Alex Poulsen Arkitekter: Re-shaping a more sustainable society
By Trine Jensen-Martin | Photos: Alex Poulsen Arkitekter
Awell-established company rooted in the traditions of Nordic architecture, Alex Poulsen Arkitekter strive to engage creatively and consciously with the world around them. Through inventive, socially viable and authentic projects, they aim to participate with and give back to society.
“We believe that our projects have to be of value to the community,” explains managing director and partner Jonas Hviid Mønster. Alex Poulsen Arkitekter (APA) do not claim to be unique, nor do they compare themselves with others or point fingers at people who do not follow their ethos. APA do what they love and do it their way. And they evidently enjoy the creative process and overcoming challenges throughout. Recently, two diverse projects did just this, while fitting under what Hviid Mønster calls “the umbrella of society”.
Jyderup prison – Denmark’s first all-female prison
A current APA project is the redevelopment of Denmark’s first all-female prison in more than 20 years, when the last prison for women in Amstrup closed its doors. Jyderup prison reopened on 11 October this year, now only housing female inmates.
APA has a long history of rebuilding social spaces, aiming to engage with societal needs without compromising on quality, comfort or functionality. The work on Jyderup is a prime example and encompasses many principal values of the company. The focus has been to create a space where all inmates feel safe, and where their everyday lives are markedly improved.
The importance of a sheltered space for female inmates is vital, and APA has been working closely with Kriminalforsorgen, the body in charge of the Danish penal system, to ensure that Jyderup is secure and practical, while being “welcoming and less institutionalised”, as Hviid Mønster puts it. Many of the women have children, and in this reimagined place, which includes family rooms, they can comfortably spend time with their relatives.
The new prison allows Kriminalforsorgen to provide targeted education and training to, and treatment for, these women, who make up four per cent of current Danish inmates. “We worked very closely with the prison staff and Kriminalforsorgen, ensuring that the day-to-day running of Jyderup remained largely unaffected by the changes we were putting in place,” says Hviid Mønster. “This was challenging, but also fun and satisfying to find solutions and overcome potential problems.”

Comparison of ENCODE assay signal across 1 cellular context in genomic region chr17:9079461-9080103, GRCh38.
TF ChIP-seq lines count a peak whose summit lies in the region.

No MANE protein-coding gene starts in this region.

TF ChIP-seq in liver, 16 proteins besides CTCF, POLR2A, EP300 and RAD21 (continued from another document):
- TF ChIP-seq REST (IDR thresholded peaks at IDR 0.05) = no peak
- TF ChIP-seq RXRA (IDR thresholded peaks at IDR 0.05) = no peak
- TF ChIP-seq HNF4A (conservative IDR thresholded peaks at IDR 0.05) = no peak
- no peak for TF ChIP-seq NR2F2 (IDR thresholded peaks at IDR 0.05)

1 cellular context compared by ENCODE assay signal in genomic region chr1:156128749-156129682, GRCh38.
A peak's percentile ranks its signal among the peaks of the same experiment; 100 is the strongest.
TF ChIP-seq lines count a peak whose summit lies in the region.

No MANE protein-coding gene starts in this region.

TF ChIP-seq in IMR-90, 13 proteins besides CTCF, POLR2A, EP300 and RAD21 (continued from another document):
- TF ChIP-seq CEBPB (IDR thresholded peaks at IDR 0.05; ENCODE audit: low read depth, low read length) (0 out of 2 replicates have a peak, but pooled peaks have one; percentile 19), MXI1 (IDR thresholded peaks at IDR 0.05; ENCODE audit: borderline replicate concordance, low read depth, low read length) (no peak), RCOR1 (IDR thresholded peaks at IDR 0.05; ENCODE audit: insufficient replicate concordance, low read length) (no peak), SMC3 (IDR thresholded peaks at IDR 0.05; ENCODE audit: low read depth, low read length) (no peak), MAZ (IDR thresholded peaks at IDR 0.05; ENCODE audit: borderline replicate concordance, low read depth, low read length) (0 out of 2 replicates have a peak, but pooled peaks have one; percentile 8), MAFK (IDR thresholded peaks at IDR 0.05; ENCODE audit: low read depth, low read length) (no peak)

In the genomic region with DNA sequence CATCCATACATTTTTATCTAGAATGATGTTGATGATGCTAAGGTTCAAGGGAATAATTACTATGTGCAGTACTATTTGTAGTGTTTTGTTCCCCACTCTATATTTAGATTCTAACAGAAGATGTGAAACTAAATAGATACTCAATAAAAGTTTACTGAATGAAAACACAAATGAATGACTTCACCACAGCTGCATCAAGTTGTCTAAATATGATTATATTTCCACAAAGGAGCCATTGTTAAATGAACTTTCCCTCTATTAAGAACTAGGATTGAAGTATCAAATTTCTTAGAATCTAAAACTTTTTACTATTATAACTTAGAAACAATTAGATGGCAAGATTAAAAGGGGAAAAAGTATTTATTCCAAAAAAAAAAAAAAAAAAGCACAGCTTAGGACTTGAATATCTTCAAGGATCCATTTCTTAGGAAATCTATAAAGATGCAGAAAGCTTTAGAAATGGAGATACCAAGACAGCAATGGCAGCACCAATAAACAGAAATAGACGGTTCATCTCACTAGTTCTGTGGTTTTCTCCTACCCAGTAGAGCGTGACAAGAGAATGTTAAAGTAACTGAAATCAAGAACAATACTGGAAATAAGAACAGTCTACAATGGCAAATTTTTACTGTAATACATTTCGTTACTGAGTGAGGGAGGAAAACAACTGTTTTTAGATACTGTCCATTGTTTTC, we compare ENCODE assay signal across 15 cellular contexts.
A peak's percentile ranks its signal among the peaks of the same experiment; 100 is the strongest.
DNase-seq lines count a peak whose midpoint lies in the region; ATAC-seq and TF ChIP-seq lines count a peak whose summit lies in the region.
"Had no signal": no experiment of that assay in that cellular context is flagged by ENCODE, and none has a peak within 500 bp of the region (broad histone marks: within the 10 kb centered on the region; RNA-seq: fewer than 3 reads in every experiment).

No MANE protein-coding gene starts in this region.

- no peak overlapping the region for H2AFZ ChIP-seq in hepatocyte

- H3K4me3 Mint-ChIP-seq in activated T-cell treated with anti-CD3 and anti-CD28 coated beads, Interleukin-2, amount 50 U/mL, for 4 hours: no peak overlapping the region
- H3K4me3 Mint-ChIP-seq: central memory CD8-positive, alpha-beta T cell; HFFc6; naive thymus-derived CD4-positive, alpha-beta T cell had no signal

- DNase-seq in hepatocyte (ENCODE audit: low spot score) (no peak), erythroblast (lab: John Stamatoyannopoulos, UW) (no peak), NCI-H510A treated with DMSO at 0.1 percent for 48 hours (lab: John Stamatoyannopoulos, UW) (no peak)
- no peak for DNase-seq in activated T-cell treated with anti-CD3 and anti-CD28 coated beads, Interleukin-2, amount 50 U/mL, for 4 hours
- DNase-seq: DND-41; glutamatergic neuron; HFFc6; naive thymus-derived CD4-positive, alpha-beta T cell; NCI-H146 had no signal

The changes to the buildings were made while it was still operating as a prison for inmates of different genders, and the logistics of creating a different space in those circumstances were among the bigger challenges. It was a thoroughly planned yet organic project as a result, and the role of APA went beyond their expertise in designing high-security facilities; the ongoing liaison and dialogue with all involved parties was crucial.
Trifolium – A playful universe in Copenhagen’s Sydhavn
At the other end of the spectrum of APA’s portfolio is Trifolium, a creative re-shaping of an exciting property. The firm is staying true to its value DNA in terms of the essence of this project, yet this is a very different kind of space.
What is currently happening in Sydhavn is very exciting. “One of the most exhilarating things about this project is working alongside developers keen to create something truly original and off the scale, and joining forces with people who are already inhabiting some of the spaces in Sydhavn. It’s a really fun project to be a part of, genuinely passionate and challenging,” says Hviid Mønster.
The playfulness embedded in the development of Trifolium is evident, as is the thrill of teaming up with compatible creative and sustainably focused minds. The attention in the construction work itself is on reusing existing materials, including repairing old windows rather than replacing them, and using structures already in place instead of creating new ones.
Much of Trifolium is re-imagined rather than created, and Hviid Mønster explains how the nature of the place springs from what was already there, rather than being invented anew. The transformations taking place at Trifolium link directly back to the materials and colours originally used in the construction work in the ‘60s. “It is wonderful to be a part of this development at this stage, because the area still has an unapologetically authentic feel to it. It is inevitable that the nature of this place will change as it is developed over the next many years,” Hviid Mønster reflects.
Trifolium is an experiment for creative companies, who all contribute positively to the community, and it houses many different companies, people and passions. It plays an integral part in the redevelopment of the last pocket of undeveloped land in Copenhagen, and it seems fitting that APA plays a crucial part in the regeneration of this unique space.
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